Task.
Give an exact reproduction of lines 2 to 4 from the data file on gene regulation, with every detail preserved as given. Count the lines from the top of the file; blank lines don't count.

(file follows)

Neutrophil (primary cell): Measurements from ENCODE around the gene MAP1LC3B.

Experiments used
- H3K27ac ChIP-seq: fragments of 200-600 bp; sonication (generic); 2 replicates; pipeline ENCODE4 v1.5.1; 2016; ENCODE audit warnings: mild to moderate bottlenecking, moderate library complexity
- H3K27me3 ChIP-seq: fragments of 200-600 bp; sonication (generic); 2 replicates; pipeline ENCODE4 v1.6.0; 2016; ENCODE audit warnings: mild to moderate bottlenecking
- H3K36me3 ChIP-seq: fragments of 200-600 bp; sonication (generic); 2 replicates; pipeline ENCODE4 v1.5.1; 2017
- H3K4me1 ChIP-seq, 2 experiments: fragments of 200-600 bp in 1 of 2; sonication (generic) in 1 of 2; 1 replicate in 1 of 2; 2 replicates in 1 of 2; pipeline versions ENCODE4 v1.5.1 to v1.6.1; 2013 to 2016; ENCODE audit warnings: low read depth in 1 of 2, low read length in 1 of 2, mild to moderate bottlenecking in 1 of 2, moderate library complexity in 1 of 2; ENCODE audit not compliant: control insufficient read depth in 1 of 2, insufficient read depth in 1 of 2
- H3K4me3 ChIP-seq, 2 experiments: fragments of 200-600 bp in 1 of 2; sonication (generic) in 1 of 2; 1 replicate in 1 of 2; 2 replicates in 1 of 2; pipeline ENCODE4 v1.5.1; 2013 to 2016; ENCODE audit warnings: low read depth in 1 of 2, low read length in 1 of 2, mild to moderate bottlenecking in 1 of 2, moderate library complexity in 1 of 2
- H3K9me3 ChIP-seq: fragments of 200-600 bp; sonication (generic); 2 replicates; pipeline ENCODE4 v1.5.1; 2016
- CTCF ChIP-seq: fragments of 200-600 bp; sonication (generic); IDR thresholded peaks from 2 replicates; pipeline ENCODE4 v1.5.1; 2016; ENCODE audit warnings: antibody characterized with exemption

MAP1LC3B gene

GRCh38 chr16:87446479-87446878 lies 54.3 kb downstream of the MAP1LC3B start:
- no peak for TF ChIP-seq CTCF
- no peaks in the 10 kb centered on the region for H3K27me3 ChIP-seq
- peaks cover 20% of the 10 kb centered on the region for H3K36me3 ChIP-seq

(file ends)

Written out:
Experiments used
- H3K27ac ChIP-seq: fragments of 200-600 bp; sonication (generic); 2 replicates; pipeline ENCODE4 v1.5.1; 2016; ENCODE audit warnings: mild to moderate bottlenecking, moderate library complexity
- H3K27me3 ChIP-seq: fragments of 200-600 bp; sonication (generic); 2 replicates; pipeline ENCODE4 v1.6.0; 2016; ENCODE audit warnings: mild to moderate bottlenecking